Curtis Granderson wasn’t supposed to be a center fielder or a middle-of-the-lineup batter anymore, but those continued to be his roles for Wednesday’s NL wild-card game against San Francisco.
After opening the season in right field and as the team’s default leadoff man, the former All-Star has thrived for the Mets down the stretch in returning to spots more attuned to the earlier part of his career.
“The best thing about Curtis is that he never lets anything bother him,” Mets manager Terry Collins said. “You know what? I ask him to lead off, he leads off. You ask him to hit fourth, he hits fourth. You ask him to hit second, he hits second. There is never a discussion, never an argument. When I put him in centerfield, I knew he didn’t particularly care to play centerfield anymore. He had gotten comfortable in right field.
“But he understands for the betterment of the team he needs to play centerfield. I think he’s gone out and done very, very well. I think he’s handled it great… He’s what you got to have if you’re going to win.”
Yoenis Cespedes suffered a quad injury just before the All-Star break, and he was shifted from center field to left upon returning from a disabled-list stint in August. With former Gold Glove winner Juan Lagares (thumb) also sidelined until recently and right fielder Jay Bruce acquired at the Aug. 1 trade deadline, the 35-year-old Granderson ended up starting 32 games in center late in the year.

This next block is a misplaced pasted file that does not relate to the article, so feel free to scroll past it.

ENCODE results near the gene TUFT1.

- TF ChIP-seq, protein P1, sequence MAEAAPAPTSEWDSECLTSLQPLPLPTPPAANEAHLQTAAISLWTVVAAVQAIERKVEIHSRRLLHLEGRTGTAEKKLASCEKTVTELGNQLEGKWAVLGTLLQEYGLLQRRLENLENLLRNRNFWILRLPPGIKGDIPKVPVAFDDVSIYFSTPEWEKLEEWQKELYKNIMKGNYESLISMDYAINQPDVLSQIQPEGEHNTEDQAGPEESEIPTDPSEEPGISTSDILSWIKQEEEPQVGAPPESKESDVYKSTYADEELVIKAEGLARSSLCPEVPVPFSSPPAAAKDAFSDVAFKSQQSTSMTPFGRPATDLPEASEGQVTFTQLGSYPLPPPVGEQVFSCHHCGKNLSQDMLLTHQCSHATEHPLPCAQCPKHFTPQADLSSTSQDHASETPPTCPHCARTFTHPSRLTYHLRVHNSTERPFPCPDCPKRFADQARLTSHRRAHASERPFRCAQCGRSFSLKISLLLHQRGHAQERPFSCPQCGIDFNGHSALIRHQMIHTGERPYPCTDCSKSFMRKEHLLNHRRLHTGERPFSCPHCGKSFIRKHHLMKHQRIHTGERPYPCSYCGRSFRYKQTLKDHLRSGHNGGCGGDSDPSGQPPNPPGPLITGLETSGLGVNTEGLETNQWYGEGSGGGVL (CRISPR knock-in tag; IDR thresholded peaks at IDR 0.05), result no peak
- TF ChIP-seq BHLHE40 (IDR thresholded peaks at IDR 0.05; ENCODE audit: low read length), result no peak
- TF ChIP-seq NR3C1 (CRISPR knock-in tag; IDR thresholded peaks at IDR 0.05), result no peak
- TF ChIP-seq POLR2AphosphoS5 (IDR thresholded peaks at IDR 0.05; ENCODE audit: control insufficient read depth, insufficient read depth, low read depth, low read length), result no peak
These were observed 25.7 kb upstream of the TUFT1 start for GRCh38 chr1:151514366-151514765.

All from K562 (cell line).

“I listen to my body, working with our training staff, getting stretched out, hot and cold tub, make sure I stay hydrated. All different things,” Granderson said. “And using Tom Goodwin who is our outfield coach to try to limit the amount of running I have to do out there. If we know guys tend to (hit) to one side of the field, we maybe position ourselves a little bit better so we don’t have to do too much.
Curtis Granderson has thrived for the Mets down the stretch.
(Steve Mitchell/USA Today Sports)
“Learning to play behind guys like (Wednesday’s starter) Noah (Syndergaard) and the rest of the pitching staff and what they’re trying to do out there is a little different than being over in the corner. So I try to do a combination of that…Just learn, trust, use my corner outfielders to try to blanket as much as we can and pinch when we need to, because we have other centerfielders out there, just not playing center at that moment. But working well with them helps make that job a little easier.”
Granderson also finished with a flourish after a terrible offensive start, particularly with runners in scoring position. Shifted to the middle of the lineup soon after Jose Reyes returned to the Mets, Granderson batted .302 with eight home runs and 21 RBI in September and October. He finishing the year at .237 with 30 homers – four more than last season — and 57 RBI.
“You’ve got to have guys that say, ‘hey, look, all I want to do is help the team.’ And Curtis Granderson is that guy,” Collins said. “He’s the prototypical pro that comes to the ballpark every day and does what he’s supposed to do to help you win.
“You give him a day off, and he doesn’t say ‘why am I off today?’ He says, ‘okay, I’ll be ready in the 7th inning if you need me.’ When you lead by example like that, there are a lot of guys who fall into line because he’s a star and it makes a big difference for us. He helps the manager immensely.”
Source: NY Daily News Headlines Sports News